Israel’s Channel 10 television correspondent Miri Michaeli Schwartz has been harassed in the past in Europe because she is a Jew, but for some reason this time it felt different, and she wrote about the experience in a post on Facebook.
It was surprising to find her first-person narrative there, because so few journalists are ever really willing to discuss what happens behind the scenes. It’s not considered “good form,” especially when one is trying to be objective in reporting. But this is no longer only about objective reporting: it’s also about sharing the personal details of what the experience can FEEL like from the victim’s perspective, in a manner most others are incapable of describing it. It is fortunate that she has done so, for this story must be told.
“I was not going to upload this video; you can’t really understand exactly what happened in this short clip,” Schwartz begins, explaining why she uploaded a very brief video on to Facebook, showing her fending off a hostile pro-Palestinian attacker. “But after the report that was published yesterday presenting the problem of anti-Semitism, particularly in Europe, I got some questions from viewers and friends who claimed that the media (and I, as part of it) exacerbated the situation.
“So yes, if you walk through the streets of Paris you may not feel anything,” she continues. “But if you’ll wear a yarmulke, or a necklace with a Star of David, or hold a microphone that reads in Hebrew, “Channel 10,” there are reasonable grounds to believe that sooner or later, you will realize the reality is worse than what the report showcased,” she goes on. “These comments I’m talking about are not being taken into consideration in reports, no one reports them. It happens here, every day and everywhere and it happened to me.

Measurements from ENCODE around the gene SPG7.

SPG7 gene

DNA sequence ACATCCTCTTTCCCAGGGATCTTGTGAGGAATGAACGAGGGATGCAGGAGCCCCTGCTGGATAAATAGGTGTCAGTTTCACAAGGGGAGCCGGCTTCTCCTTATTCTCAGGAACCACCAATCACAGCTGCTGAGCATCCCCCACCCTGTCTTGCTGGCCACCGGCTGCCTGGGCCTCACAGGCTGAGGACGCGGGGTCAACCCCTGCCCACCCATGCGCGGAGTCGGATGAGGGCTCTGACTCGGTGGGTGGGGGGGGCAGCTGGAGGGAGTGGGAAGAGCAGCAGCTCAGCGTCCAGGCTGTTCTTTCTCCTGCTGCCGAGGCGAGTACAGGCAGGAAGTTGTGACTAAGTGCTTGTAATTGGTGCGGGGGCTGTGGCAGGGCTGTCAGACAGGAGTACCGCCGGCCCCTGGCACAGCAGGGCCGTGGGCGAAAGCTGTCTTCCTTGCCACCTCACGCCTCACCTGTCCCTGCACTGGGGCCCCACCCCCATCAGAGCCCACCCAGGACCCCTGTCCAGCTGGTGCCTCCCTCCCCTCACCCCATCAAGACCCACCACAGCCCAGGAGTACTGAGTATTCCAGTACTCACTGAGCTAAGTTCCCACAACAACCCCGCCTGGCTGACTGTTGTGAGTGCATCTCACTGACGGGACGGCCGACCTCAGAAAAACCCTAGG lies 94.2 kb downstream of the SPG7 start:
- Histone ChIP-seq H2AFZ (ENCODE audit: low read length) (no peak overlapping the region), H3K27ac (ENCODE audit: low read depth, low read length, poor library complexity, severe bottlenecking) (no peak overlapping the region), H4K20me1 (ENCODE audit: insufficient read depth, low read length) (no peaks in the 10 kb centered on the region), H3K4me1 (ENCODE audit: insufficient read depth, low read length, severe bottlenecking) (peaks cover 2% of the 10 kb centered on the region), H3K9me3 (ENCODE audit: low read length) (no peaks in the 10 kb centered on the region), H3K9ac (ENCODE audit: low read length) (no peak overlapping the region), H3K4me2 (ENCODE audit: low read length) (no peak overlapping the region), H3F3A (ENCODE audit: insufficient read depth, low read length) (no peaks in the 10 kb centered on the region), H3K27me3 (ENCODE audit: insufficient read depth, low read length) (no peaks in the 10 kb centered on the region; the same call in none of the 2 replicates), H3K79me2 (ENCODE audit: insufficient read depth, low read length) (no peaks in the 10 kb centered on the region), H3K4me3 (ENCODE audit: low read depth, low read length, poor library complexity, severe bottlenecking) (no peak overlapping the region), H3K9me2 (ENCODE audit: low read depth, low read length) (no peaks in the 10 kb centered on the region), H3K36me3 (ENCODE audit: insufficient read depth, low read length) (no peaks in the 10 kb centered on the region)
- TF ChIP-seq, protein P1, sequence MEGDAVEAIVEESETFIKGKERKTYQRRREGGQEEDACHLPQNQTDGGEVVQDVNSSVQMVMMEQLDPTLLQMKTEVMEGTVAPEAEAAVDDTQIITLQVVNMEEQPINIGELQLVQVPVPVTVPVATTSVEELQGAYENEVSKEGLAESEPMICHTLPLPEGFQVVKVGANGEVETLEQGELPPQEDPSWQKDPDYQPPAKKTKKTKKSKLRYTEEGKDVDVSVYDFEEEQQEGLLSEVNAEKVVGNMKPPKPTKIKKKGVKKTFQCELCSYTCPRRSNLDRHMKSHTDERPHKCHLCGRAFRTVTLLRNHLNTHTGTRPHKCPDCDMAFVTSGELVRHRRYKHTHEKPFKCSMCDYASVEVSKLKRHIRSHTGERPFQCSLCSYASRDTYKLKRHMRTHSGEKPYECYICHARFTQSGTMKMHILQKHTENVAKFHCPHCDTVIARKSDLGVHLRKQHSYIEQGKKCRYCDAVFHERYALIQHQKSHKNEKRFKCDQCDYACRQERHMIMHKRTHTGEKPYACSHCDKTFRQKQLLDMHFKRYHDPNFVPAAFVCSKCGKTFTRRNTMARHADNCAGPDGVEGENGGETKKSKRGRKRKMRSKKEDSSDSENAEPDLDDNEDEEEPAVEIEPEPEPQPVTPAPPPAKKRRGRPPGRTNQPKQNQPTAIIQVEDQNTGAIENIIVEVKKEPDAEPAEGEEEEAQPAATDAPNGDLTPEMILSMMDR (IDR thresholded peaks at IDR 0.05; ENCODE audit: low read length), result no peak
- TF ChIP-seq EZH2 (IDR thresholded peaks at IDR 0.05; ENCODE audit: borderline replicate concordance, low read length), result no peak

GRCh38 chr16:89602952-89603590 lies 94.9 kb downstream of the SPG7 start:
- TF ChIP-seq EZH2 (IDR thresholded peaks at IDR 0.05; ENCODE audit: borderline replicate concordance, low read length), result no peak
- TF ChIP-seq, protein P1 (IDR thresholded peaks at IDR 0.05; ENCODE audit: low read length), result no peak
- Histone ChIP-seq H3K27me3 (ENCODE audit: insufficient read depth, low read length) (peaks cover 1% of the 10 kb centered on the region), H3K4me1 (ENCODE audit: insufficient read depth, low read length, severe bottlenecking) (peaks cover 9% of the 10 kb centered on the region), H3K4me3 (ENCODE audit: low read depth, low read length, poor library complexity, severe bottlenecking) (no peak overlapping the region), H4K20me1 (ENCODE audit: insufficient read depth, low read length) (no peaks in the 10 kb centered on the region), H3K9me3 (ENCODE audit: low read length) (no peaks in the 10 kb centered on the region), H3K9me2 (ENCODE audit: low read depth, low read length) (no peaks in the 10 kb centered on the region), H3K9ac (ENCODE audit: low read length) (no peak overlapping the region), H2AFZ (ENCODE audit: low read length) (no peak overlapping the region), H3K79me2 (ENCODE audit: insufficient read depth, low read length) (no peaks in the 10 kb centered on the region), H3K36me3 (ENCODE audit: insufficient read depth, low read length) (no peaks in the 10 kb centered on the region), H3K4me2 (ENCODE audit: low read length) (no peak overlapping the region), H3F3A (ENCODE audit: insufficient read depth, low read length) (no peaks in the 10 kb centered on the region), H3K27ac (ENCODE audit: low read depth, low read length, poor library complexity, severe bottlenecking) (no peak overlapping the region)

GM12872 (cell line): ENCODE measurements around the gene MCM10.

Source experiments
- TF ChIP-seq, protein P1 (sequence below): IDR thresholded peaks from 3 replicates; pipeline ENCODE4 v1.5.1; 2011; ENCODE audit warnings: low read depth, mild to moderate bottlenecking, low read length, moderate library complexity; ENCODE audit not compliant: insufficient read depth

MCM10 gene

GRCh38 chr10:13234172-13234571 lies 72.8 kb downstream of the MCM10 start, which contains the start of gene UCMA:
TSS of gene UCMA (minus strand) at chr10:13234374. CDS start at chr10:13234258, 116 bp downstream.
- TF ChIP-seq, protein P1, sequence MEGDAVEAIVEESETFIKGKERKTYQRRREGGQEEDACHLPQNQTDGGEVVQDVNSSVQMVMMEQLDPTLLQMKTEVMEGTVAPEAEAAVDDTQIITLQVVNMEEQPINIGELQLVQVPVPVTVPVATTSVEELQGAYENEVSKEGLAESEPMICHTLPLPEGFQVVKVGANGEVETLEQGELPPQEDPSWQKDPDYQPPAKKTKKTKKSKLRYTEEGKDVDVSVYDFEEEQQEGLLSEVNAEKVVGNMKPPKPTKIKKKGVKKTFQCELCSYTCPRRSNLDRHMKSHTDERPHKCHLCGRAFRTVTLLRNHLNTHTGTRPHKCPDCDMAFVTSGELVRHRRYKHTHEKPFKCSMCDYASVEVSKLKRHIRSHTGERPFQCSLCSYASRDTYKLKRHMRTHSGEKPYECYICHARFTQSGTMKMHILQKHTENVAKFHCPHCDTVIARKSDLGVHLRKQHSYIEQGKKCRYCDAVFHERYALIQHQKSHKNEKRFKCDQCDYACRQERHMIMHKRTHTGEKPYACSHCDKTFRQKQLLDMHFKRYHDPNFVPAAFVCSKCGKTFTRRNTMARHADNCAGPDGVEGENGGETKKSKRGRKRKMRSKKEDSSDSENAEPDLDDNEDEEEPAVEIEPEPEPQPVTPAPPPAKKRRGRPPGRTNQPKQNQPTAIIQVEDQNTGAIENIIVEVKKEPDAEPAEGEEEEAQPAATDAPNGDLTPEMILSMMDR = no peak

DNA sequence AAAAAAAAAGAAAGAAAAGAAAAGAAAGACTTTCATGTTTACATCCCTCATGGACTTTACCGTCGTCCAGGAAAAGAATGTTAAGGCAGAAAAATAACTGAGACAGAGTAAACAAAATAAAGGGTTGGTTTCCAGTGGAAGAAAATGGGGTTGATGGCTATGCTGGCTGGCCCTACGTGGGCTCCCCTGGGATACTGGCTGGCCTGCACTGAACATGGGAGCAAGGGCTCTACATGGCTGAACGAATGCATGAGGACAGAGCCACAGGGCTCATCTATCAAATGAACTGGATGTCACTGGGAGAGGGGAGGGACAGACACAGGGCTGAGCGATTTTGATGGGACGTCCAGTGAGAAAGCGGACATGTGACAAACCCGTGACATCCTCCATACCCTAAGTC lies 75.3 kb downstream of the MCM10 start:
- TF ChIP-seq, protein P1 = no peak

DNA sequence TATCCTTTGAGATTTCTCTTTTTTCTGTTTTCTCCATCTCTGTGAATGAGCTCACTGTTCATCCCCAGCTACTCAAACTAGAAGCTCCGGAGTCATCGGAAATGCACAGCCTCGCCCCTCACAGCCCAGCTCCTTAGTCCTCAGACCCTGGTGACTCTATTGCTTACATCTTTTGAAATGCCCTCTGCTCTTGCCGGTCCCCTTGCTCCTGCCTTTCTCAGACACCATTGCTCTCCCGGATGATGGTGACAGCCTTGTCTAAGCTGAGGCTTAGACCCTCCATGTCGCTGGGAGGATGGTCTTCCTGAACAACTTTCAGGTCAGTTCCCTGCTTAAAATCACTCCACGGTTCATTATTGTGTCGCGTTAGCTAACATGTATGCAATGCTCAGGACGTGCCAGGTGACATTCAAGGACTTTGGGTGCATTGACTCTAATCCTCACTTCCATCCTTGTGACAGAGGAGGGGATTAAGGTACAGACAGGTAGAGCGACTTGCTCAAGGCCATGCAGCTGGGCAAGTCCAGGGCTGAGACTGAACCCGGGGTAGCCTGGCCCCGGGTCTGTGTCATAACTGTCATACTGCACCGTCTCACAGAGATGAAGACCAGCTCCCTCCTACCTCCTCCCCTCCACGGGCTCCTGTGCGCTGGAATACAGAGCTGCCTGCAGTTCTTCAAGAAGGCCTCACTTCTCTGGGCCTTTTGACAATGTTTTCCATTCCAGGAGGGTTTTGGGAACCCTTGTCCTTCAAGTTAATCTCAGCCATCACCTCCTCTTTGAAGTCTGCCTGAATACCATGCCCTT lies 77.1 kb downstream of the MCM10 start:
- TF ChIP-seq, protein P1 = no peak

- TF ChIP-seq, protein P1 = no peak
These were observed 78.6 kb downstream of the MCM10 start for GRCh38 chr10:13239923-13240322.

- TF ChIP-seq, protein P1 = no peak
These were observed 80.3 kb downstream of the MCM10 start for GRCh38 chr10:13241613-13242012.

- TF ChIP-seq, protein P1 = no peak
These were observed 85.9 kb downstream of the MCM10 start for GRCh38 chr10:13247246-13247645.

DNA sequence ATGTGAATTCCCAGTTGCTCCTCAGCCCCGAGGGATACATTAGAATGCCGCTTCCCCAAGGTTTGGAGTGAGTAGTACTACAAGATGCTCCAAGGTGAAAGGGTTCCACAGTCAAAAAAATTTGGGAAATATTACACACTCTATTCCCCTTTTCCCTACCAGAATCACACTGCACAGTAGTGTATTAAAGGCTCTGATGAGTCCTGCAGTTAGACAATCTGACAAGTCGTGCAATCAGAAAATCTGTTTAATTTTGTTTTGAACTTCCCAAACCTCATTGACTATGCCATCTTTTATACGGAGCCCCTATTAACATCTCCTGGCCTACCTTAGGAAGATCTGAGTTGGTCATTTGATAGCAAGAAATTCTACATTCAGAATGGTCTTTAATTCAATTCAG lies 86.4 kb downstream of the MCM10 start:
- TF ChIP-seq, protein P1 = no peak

“This was not the first time these type of comments were directed at me as I stood in the street in one of the capitals of Europe and reported. Usually it’s something to do with Israel.
“This time I went Eurostar (the train from London to central Paris) on my way from the Alps to report on the crash of the German Wings flight, just b efore reporting this happened. What you see here was just the beginning, the man whose face you can not see in the video sees Hebrew writing on the microphone and informs his friends. They started to harass me.
“What happened next was much more stressful: they surrounded me,” she continues. “Four or five men and began to swear at me, the word “Jew” was repeated. My hands are shaking three weeks after, when I think of the things they said. I stood in the street, I did not bother anyone and I got curses, threatening gestures and actual threats. I looked around, the street was crowded with people who paid attention to what happened, viewing from the sidelines. A person who filmed what happened [with a] smartphone, but no one came to my aid. I felt threatened when I ran (yes, the right word) to the train station; there were soldiers. Only then they left me.
“Anti-Semitism in central Paris, just because my microphone had Hebrew writing on it.
“So no, no we aren’t exaggerating when we say anti-Semitism is real. That’s the reality. Now we have to fight it.”
Earlier this year, a series of terror attacks by Da’esh (ISIS) and Al Qaeda were aimed at the Charlie Hebdo satiric magazine and numerous Jewish targets, including a Jewish school and a kosher grocery. At least 17 people were killed and more were wounded in the week-long blood bath. In 2012, an Al Qaeda-linked terrorist attacked a Jewish school in Toulouse, murdering a rabbi and three young children.